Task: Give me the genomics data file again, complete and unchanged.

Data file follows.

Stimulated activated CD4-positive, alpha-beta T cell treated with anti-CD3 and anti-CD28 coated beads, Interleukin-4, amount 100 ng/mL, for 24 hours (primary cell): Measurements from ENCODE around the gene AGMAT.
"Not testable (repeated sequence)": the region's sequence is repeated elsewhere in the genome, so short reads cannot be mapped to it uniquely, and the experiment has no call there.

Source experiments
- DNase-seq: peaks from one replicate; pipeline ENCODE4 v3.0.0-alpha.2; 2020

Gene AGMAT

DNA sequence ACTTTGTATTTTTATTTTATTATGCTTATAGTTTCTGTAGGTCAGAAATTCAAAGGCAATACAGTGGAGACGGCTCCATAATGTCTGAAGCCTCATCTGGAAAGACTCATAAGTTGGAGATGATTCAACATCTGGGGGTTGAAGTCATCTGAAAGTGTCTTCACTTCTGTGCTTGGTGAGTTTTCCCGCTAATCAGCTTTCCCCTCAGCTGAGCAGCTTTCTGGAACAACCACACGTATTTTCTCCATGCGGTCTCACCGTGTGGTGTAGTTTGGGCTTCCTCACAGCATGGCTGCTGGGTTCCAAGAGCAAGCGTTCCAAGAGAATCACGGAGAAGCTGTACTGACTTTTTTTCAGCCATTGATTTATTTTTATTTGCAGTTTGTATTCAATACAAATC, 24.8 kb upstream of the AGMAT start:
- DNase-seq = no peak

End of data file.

Stimulated activated CD4-positive, alpha-beta T cell treated with anti-CD3 and anti-CD28 coated beads, Interleukin-4, amount 100 ng/mL, for 24 hours (primary cell): Measurements from ENCODE around the gene AGMAT.
"Not testable (repeated sequence)": the region's sequence is repeated elsewhere in the genome, so short reads cannot be mapped to it uniquely, and the experiment has no call there.

Source experiments
- DNase-seq: peaks from one replicate; pipeline ENCODE4 v3.0.0-alpha.2; 2020

Gene AGMAT

DNA sequence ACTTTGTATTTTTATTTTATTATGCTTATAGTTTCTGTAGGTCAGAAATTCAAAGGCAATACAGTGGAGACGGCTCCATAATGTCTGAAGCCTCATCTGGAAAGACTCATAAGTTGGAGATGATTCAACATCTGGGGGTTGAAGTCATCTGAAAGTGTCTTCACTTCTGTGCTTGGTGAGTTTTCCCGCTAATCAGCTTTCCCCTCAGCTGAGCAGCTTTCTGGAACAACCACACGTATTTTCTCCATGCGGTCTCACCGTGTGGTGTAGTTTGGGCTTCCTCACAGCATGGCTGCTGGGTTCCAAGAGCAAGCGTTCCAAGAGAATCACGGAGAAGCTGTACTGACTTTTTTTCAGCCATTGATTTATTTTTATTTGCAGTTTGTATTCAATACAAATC, 24.8 kb upstream of the AGMAT start:
- DNase-seq = no peak